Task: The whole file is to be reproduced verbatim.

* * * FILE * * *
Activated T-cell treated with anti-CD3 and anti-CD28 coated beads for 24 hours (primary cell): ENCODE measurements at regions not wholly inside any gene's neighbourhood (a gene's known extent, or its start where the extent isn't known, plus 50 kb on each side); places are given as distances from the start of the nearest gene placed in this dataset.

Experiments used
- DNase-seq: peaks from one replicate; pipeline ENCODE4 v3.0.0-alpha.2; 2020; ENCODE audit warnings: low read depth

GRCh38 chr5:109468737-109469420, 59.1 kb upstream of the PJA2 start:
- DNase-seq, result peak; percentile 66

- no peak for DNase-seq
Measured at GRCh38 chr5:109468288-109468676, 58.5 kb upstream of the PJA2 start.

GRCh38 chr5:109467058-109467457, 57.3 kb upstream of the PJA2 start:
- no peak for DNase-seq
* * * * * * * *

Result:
Activated T-cell treated with anti-CD3 and anti-CD28 coated beads for 24 hours (primary cell): ENCODE measurements at regions not wholly inside any gene's neighbourhood (a gene's known extent, or its start where the extent isn't known, plus 50 kb on each side); places are given as distances from the start of the nearest gene placed in this dataset.

Experiments used
- DNase-seq: peaks from one replicate; pipeline ENCODE4 v3.0.0-alpha.2; 2020; ENCODE audit warnings: low read depth

GRCh38 chr5:109468737-109469420, 59.1 kb upstream of the PJA2 start:
- DNase-seq, result peak; percentile 66

- no peak for DNase-seq
Measured at GRCh38 chr5:109468288-109468676, 58.5 kb upstream of the PJA2 start.

GRCh38 chr5:109467058-109467457, 57.3 kb upstream of the PJA2 start:
- no peak for DNase-seq